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Can J Public Health. 2001 Nov-Dec;92(6):428-32.

Smoking behaviour and dietary restraint in young adolescent women: the role of physical self-perceptions.

Author information

1
University of British Columbia, Vancouver, BC. Pcrocker@interchange.ubc.ca

Abstract

OBJECTIVE:

To investigate the relationship among BMI, smoking consumption, dietary restraint, smoking to control weight, physical self-perception and self-esteem in young female adolescents.

METHODS:

702 grade 9 students (14-15 yrs old) completed self-reported validated measures in classroom settings.

RESULTS:

26.7% of students had smoked in the last 30 days. Cigarette consumption was low with only 13% smoking one or more cigarettes a day. MANOVA revealed smokers had higher dietary restraint and lower perceptions of physical appearance, conditioning, and self-esteem. A similar pattern emerged for those girls classified as using smoking to control weight. Multiple regression found dietary restraint was predicted by higher BMI, and lower body appearance and self-esteem.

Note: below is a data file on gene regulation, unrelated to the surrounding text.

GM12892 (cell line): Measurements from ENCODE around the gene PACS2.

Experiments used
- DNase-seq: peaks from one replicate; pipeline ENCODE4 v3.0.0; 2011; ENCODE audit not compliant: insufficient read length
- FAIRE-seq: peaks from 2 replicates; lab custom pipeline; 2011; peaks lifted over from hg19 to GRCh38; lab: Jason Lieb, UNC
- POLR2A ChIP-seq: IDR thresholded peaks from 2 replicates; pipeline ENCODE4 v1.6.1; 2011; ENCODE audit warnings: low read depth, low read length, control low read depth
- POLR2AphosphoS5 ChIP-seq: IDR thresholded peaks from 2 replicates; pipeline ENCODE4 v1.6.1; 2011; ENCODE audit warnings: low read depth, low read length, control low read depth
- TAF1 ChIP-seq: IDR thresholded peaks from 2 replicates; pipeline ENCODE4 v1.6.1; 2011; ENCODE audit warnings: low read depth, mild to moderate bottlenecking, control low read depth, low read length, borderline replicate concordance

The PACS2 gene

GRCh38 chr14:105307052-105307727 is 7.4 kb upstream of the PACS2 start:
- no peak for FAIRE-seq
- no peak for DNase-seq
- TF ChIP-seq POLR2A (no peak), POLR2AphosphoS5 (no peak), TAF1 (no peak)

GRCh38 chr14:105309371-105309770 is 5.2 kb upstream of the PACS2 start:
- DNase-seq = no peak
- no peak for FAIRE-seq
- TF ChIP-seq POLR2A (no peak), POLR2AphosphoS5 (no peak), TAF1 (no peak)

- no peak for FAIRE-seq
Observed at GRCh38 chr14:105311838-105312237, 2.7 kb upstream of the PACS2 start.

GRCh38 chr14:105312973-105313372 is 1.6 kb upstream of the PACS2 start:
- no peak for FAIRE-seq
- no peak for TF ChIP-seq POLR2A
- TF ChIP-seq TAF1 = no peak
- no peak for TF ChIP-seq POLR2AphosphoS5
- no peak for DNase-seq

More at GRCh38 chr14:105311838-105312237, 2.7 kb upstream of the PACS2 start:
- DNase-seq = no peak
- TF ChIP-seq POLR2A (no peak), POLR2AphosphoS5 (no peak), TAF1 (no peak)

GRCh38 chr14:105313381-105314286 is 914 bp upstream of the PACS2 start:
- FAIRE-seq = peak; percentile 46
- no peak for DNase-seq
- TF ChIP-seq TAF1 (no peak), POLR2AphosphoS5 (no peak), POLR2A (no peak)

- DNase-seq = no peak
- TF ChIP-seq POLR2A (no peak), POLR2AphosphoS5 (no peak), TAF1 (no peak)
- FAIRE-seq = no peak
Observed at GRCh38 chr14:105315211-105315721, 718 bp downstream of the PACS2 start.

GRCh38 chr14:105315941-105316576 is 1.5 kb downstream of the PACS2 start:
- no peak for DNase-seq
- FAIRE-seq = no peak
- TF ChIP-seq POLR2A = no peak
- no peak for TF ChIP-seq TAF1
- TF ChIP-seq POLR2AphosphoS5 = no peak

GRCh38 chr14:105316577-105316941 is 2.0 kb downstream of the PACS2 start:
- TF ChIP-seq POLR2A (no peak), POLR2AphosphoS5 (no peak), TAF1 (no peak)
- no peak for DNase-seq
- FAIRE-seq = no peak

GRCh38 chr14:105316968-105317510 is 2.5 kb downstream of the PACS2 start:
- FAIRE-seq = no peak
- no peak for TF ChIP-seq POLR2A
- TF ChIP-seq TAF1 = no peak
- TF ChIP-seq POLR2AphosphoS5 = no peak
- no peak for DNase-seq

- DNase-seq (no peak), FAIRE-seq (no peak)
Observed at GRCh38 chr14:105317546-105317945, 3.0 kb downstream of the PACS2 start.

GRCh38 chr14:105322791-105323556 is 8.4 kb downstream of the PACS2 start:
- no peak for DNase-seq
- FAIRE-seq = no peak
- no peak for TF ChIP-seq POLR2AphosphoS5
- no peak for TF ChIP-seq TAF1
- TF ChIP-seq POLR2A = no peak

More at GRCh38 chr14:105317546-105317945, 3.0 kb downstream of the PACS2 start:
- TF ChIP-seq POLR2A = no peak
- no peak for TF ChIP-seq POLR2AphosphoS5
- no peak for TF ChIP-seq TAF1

CONCLUSIONS:

The data provided converging evidence that girls with low self-perceptions are more likely to engage in health-compromising behaviours. Smoking behaviours and dietary restraint were also linked. However, the small effect sizes for smoking behaviours warrants caution.

PMID:
11799546
[Indexed for MEDLINE]

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